Keith Brown > SOAP > SOAP::Parser

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NAME ^

SOAP::Parser - Parses SOAP documents

SYNOPSIS ^

    use SOAP::Parser;
  
    my $parser = SOAP::Parser->new();

    $parser->parsefile('soap.xml');

    my $headers = $parser->get_headers();
    my $body    = $parser->get_body();

DESCRIPTION ^

SOAP::Parser has all the logic for traversing a SOAP packet, including Envelope, Header, and Body, dealing with namespaces and tracking down references. It is basically an extension of a SAX-like parser, which means that it exposes an event-driven interface that you can implement to get the results of the parse. By default, SOAP/Perl provides SOAP::GenericInputStream to handle these events, which simply produces an object graph of hash references. If you want something different, on a per type URI basis, you can register alternate handlers so you can produce different output. See SOAP::TypeMapper for details.

The handler needs to implement a set of methods, and these are outlined in SOAP::GenericInputStream along with descriptions of what the default behavior is (in other words, what SOAP::GenericInputStream does for each of these methods).

The benefit of this design is that it avoids using a DOM to parse SOAP packets; rather, the packet is unmarshaled directly into whatever final form you need. This is more efficient in space and time than first unmarshaling into a DOM and then traversing the DOM to create an object graph that is meaningful to your program. To get the full benefit of this, you may need to implement a handler that creates your custom object graph from the SOAP packet (see SOAP::GenericInputStream for details). Since SOAP::Parser does all the hard work, implementing a handler (or set of handlers) is really pretty painless.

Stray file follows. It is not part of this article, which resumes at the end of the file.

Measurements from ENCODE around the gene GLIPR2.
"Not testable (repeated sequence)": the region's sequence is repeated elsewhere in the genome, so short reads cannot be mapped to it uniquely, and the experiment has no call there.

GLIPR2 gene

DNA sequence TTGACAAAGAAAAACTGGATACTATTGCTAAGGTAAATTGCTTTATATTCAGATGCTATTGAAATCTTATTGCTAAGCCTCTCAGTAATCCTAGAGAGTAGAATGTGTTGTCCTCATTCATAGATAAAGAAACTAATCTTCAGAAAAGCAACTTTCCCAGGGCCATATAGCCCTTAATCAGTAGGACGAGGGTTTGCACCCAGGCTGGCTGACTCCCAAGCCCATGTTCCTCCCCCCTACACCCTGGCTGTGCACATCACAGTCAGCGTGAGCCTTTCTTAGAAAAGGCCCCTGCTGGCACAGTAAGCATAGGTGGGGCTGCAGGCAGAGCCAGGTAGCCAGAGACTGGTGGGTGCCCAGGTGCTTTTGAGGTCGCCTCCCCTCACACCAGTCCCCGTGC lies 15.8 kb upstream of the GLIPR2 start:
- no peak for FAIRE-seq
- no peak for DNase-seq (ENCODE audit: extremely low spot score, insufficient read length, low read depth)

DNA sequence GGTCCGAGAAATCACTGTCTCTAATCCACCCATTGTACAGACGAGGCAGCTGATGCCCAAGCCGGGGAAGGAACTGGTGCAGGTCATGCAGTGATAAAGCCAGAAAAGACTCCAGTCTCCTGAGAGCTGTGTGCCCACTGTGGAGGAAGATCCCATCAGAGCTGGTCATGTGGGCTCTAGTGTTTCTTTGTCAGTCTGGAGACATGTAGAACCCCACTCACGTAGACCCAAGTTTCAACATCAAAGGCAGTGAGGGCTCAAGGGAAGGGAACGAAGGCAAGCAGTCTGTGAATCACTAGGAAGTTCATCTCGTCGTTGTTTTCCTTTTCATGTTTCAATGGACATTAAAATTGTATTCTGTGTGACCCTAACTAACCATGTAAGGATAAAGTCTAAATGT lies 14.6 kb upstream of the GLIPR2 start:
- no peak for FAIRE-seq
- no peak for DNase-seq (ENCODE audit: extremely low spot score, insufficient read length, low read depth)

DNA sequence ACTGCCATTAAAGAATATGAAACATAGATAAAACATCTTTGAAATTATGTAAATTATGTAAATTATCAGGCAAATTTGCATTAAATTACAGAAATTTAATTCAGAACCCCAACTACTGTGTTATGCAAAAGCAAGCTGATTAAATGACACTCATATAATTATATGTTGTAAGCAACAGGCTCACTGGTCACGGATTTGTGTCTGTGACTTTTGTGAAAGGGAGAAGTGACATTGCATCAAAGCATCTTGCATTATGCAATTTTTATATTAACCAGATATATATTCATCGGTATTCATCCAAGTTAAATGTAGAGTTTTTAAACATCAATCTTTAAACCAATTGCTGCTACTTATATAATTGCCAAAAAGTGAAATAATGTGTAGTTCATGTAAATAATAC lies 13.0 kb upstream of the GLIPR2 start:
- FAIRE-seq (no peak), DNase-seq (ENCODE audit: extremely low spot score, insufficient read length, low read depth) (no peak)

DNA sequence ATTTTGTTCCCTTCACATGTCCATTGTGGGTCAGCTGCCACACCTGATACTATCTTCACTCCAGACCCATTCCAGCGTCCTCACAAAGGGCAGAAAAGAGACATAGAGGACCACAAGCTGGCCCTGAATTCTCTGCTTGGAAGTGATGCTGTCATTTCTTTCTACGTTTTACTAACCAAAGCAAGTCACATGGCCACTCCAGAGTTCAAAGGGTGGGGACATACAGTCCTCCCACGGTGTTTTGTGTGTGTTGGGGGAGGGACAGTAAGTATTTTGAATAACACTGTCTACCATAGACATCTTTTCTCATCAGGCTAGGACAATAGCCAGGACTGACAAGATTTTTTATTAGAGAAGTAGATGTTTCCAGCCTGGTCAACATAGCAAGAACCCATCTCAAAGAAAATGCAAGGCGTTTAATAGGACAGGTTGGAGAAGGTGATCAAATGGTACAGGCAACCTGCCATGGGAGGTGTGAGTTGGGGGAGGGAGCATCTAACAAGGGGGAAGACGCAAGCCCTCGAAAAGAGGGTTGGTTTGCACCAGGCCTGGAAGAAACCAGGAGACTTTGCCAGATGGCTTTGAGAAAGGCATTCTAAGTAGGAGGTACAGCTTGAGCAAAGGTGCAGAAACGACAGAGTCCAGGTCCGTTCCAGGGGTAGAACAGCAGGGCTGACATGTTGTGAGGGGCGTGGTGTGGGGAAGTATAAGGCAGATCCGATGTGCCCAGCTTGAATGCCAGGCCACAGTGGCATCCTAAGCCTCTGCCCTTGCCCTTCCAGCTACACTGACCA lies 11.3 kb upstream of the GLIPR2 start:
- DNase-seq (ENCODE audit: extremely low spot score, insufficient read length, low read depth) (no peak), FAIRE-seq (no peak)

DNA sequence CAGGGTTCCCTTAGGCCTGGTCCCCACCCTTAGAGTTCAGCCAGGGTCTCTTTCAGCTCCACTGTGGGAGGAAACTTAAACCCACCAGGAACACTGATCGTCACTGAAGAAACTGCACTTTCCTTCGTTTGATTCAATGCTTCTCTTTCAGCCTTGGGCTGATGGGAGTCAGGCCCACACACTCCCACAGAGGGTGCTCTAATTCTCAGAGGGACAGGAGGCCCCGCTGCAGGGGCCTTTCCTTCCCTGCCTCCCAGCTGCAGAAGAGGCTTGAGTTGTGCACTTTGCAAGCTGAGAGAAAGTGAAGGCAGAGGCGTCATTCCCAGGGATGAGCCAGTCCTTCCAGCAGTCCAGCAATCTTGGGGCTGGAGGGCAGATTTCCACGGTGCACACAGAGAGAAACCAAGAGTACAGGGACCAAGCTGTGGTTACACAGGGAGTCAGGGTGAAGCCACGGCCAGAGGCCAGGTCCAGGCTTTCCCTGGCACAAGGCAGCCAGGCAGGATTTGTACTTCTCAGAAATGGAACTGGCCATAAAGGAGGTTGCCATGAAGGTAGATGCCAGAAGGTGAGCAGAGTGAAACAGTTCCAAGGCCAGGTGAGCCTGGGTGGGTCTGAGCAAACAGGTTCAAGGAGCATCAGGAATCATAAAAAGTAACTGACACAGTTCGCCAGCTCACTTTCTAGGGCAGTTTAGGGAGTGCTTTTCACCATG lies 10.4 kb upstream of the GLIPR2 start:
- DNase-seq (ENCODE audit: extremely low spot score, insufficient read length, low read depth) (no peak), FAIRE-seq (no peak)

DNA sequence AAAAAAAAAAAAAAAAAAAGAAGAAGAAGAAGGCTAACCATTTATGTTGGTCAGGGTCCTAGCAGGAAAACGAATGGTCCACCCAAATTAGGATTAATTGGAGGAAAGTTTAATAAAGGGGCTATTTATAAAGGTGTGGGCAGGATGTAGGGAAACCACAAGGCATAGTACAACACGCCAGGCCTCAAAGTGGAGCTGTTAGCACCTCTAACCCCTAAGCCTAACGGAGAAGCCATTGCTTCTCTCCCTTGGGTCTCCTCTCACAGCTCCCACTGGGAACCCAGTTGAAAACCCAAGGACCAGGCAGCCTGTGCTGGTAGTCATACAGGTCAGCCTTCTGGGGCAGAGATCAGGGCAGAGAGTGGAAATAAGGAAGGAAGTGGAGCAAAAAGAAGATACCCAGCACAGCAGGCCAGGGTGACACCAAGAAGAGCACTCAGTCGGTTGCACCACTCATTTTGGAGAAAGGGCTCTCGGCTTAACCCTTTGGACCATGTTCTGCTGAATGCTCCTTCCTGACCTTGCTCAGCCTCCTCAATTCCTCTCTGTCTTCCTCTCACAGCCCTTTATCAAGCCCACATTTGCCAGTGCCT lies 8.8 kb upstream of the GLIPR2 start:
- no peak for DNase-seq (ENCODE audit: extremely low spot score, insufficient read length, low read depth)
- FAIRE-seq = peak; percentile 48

new(TypeMapper)

Creates a new parser. Be sure *not* to reuse a parser for multiple SOAP packets - create one, use it, and then throw it away and get a new one if you need to parse a second SOAP packet.

TypeMapper is an optional parameter that points to an instance of SOAP::TypeMapper that allows you to register alternate serializers and deserializers for different classes of objects. See the docs for that class for more details. If you don't pass this parameter, the system uses a default TypeMapper object.

parsestring(String)

Parses the given string.

parsefile(Filename)

Parses the given file.

get_headers()

After parsing, this function returns the array of headers in the SOAP envelope.

Specifically, this function returns an array reference that contains zero or more hash references, each of which always take the following form:

  {
    soap_typeuri  => 'namespace qualification of header',
    soap_typename => 'unqualified name of header',
    content       => <header object>
  }

For instance, the following header:

 <f:MyHeader xmlns:f="urn:foo">42 </f:MyHeader>

would be deserialized in this form:

  {
    soap_typeuri  => 'urn:foo',
    soap_typename => 'MyHeader',
    content       => 42,
  }

while this header:

 <f:MyHeader xmlns:f="urn:foo">
  <m1>something</m1>
  <m2>something else</m2>
 </f:MyHeader>

would be deserialized (by default) in this form:

  {
    soap_typeuri  => 'urn:foo',
    soap_typename => 'MyHeader',
    content       => {
        soap_typeuri  => 'urn:foo',
        soap_typename => 'MyHeader',
        m1 => 'something',
        m2 => 'something else',
    },
  }

Note the redundancy of the soap_typeuri and soap_typename isn't strictly necessary in this case because this information is embedded in the content itself. However, because of the potential (and common need) for sending scalars as the entirety of the header content, we need some way of communicating the namespace and typename of the header. Thus the content, for consistency, is always packaged in a hash along with explicit type information.

get_body()

After parsing, this function retrieves the body of the SOAP envelope.

Since it doesn't make sense to send just a scalar as the body of a SOAP request, we don't need the redundancy of packaging the content inside of a hash along with its type and namespace (as was done above with headers). For instance:

 <f:MyBody xmlns:f="urn:foo">
  <m1>something</m1>
  <m2>something else</m2>
 </f:MyBody>

would be deserialized (by default) as the following:

 {
   soap_typeuri  => 'urn:foo',
   soap_typename => 'MyBody',
   m1 => 'something',
   m2 => 'something else',
 }

DEPENDENCIES ^

XML::Parser::Expat SOAP::GenericInputStream SOAP::Defs

AUTHOR ^

Keith Brown

SEE ALSO ^

SOAP::GenericInputStream

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